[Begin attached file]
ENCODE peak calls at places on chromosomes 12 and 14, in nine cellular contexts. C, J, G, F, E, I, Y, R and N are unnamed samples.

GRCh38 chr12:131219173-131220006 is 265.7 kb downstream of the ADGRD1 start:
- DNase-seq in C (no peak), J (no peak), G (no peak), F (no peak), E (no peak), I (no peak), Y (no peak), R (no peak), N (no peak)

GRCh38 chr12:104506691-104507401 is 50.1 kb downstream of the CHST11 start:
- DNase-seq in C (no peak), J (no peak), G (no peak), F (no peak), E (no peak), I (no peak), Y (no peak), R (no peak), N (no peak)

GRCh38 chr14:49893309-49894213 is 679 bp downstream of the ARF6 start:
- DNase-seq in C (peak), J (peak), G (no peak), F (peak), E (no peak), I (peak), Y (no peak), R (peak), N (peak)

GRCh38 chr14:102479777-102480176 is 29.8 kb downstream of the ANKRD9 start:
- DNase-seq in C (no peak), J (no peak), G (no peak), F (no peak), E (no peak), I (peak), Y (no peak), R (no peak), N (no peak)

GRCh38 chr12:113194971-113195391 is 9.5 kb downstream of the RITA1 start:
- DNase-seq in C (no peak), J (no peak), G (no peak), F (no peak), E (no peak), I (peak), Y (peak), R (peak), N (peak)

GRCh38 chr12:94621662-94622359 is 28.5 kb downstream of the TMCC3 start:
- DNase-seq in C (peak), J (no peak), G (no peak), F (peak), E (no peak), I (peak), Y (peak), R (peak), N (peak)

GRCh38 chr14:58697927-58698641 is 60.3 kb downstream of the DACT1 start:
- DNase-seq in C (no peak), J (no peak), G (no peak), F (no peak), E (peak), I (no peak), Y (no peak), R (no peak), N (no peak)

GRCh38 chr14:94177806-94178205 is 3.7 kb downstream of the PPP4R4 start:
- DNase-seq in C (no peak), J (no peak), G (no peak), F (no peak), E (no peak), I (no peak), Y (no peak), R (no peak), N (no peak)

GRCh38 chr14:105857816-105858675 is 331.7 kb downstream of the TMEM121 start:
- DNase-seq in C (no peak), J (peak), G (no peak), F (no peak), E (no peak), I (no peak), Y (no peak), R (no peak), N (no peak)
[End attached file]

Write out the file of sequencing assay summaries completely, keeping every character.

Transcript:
ENCODE peak calls at places on chromosomes 12 and 14, in nine cellular contexts. C, J, G, F, E, I, Y, R and N are unnamed samples.

GRCh38 chr12:131219173-131220006 is 265.7 kb downstream of the ADGRD1 start:
- DNase-seq in C (no peak), J (no peak), G (no peak), F (no peak), E (no peak), I (no peak), Y (no peak), R (no peak), N (no peak)

GRCh38 chr12:104506691-104507401 is 50.1 kb downstream of the CHST11 start:
- DNase-seq in C (no peak), J (no peak), G (no peak), F (no peak), E (no peak), I (no peak), Y (no peak), R (no peak), N (no peak)

GRCh38 chr14:49893309-49894213 is 679 bp downstream of the ARF6 start:
- DNase-seq in C (peak), J (peak), G (no peak), F (peak), E (no peak), I (peak), Y (no peak), R (peak), N (peak)

GRCh38 chr14:102479777-102480176 is 29.8 kb downstream of the ANKRD9 start:
- DNase-seq in C (no peak), J (no peak), G (no peak), F (no peak), E (no peak), I (peak), Y (no peak), R (no peak), N (no peak)

GRCh38 chr12:113194971-113195391 is 9.5 kb downstream of the RITA1 start:
- DNase-seq in C (no peak), J (no peak), G (no peak), F (no peak), E (no peak), I (peak), Y (peak), R (peak), N (peak)

GRCh38 chr12:94621662-94622359 is 28.5 kb downstream of the TMCC3 start:
- DNase-seq in C (peak), J (no peak), G (no peak), F (peak), E (no peak), I (peak), Y (peak), R (peak), N (peak)

GRCh38 chr14:58697927-58698641 is 60.3 kb downstream of the DACT1 start:
- DNase-seq in C (no peak), J (no peak), G (no peak), F (no peak), E (peak), I (no peak), Y (no peak), R (no peak), N (no peak)

GRCh38 chr14:94177806-94178205 is 3.7 kb downstream of the PPP4R4 start:
- DNase-seq in C (no peak), J (no peak), G (no peak), F (no peak), E (no peak), I (no peak), Y (no peak), R (no peak), N (no peak)

GRCh38 chr14:105857816-105858675 is 331.7 kb downstream of the TMEM121 start:
- DNase-seq in C (no peak), J (peak), G (no peak), F (no peak), E (no peak), I (no peak), Y (no peak), R (no peak), N (no peak)